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Adam has a "philosophical belief" that the fairness of most forms of discrimination is debatable, as a special case of his belief that most anything should be debatable in a democratic society. He expresses this belief to Bob, who condemns the belief and cuts off communication. Did Bob discriminate against Adam?

In particular,

  1. does the belief (assuming its sincerity) qualify as a protected "philosophical belief"?
  2. would Bob's action be considered discriminatory if it were in response to some other protected characteristic such as race?

From the EHRC guide:

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  • Is this a workplace situation, or just between two private individuals?
    – Ron Beyer
    May 28 at 13:17
  • @RonBeyer Workplace.
    – mjc
    May 28 at 13:52
  • Worth considering: Bob cut off communication with Adam not because of Adam's philosophical beliefs, but rather because Adam's "philosophical beliefs" are obviously just a less unpalatable manifestation of his fascism.
    – bdb484
    May 28 at 18:59
  • @bdb484 Bob may have thought that, but I don't think that's a fair statement of Adam's position. Matters of discrimination involve balancing competing interests, and the scales may be biased either way, so to say that matters of discrimination are usually debatable is to say relatively little. One could as easily make the charge of fascism against the position that such matters are not debatable, since that entails giving virtually unlimited power to those who make and administer the law. Whether Adam's view is actually "incompatible with human dignity" is part of the point of the question.
    – mjc
    May 29 at 9:55
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Under The Equality Act 2010 §13(1),

A person (A) discriminates against another (B) if, because of a protected characteristic, A treats B less favourably than A treats or would treat others.

Religion or belief is listed as a protected characteristic under §4. However it is not established that the described characteristic is a "belief" in the relevant legal sense. See Grainger plc and others v Nicholson, which established criteria for deeming an ordinary belief to be a protected belief:

The belief must be genuinely held.

It must be a belief and not an opinion or viewpoint based on the present state of information available.

It must be a belief as to a weighty and substantial aspect of human life and behaviour.

It must attain a certain level of cogency, seriousness, cohesion and importance.

It must be worthy of respect in a democratic society, not be incompatible with human dignity and not conflict with the fundamental rights of others.

It is established, then, that belief (ergo disbelief) in man-made climate change is a protected belief. Similarly, ethical veganism (and its denial) is a protected belief (Casamitjana Costa v The League Against Cruel Sports). This article lists as additional established protected beliefs:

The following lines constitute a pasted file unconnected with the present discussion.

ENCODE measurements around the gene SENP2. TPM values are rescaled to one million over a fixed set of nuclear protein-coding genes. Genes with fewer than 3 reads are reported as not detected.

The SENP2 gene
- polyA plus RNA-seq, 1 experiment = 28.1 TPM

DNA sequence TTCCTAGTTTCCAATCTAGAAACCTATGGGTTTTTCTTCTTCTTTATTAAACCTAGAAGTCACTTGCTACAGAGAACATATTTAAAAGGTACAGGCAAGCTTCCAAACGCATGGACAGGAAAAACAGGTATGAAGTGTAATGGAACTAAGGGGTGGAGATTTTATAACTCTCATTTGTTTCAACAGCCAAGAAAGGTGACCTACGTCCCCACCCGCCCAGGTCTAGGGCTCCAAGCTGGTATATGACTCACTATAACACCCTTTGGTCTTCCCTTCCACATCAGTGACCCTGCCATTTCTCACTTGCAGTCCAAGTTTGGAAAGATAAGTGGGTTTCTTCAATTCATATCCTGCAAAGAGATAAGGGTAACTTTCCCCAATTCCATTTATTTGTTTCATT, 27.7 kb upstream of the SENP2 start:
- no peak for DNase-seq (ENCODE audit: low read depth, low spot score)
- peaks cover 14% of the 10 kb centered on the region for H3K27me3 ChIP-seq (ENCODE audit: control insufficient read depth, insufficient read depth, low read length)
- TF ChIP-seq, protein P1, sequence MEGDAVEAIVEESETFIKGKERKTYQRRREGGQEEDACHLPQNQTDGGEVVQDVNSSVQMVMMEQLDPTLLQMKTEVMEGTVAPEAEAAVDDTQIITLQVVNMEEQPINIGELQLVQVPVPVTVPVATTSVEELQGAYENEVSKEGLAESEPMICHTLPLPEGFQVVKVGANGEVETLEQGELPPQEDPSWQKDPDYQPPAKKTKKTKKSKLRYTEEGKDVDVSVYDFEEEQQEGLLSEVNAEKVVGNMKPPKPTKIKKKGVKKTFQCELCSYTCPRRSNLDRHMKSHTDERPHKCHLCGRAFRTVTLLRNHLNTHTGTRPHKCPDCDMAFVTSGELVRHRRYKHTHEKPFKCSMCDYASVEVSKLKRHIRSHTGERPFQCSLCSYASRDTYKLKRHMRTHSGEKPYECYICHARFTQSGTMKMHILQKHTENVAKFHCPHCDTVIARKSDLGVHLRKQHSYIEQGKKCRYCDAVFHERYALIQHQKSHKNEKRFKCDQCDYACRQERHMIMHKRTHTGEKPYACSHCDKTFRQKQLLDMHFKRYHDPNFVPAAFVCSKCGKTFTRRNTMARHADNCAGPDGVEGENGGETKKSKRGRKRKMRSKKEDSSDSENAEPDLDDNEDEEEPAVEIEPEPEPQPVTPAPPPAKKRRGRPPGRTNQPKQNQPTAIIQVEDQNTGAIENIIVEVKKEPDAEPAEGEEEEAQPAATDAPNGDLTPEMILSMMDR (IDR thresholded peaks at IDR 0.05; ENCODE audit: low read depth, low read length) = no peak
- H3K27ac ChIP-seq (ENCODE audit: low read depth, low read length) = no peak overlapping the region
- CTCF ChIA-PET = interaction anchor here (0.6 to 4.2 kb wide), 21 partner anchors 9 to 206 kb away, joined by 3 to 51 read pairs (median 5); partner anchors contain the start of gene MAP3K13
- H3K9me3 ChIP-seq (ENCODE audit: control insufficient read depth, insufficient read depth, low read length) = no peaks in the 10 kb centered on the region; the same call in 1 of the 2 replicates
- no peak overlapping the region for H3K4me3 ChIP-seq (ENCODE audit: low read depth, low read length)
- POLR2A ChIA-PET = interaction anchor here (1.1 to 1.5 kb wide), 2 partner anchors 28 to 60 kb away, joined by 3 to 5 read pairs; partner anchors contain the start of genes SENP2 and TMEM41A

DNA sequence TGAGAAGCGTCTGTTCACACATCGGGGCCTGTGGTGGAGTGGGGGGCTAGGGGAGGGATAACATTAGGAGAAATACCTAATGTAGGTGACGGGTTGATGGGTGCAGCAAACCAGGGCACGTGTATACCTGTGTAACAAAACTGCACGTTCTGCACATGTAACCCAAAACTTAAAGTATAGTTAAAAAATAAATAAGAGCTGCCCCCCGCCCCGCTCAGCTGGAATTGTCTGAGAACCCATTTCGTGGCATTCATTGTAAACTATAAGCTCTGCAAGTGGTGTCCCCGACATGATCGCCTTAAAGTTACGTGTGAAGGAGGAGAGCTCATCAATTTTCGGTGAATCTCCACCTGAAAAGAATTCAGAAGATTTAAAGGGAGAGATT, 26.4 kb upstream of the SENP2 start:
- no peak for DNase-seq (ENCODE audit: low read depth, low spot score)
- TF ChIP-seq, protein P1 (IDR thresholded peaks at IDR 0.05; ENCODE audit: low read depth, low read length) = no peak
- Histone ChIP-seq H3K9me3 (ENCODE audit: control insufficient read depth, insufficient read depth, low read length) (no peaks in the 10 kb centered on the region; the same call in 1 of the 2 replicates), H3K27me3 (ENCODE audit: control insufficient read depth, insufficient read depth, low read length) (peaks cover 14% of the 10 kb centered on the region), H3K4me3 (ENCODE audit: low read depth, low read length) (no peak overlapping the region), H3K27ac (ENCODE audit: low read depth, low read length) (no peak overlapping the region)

Left wing democratic socialism

The sanctity of life, extending to a fervent anti-foxhunting and anti-hare coursing belief

A genuine and deeply held belief in Scottish independence

A belief in spirituality and the ability of mediums to communicate with the dead

The “higher purpose” of public service broadcasting in promoting cultural interchange and social cohesion

Public service and the need to engender in others a desire and commitment to serve the community for the common good

That it is wrong to lie under any circumstance

The United Kingdom should not be ruled by a hereditary monarch but should be a democratic and secular republic

Your cited belief is not on the list, but you could try to make law with a test case.

Beyond the determination that something is discrimination, consequences for any part would also have to prove that the discrimination is prohibited. Under the Equality Act §39, for work, that means "An employer (A) must not discriminate against a person (B)", which is to say if Adam and Bob are customers in the lobby, neither party will be sanctioned, nor will they is they are employees of Timmy. So I assume that Bob is Adam's employer.

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    The last part seems like the most important. Even though it may be discrimination by the statutory definition, discrimination is only illegal in specific defined situations. If Adam and Bob are just two random friends, and Bob decides to quit being friends with Adam on account of Adam's philosophical beliefs, that is perfectly legal, because there is no law saying you can't discriminate when choosing your friends. For that matter, it is even legal for Bob to quit being friends with Adam on account of Adam's race. May 28 at 16:18

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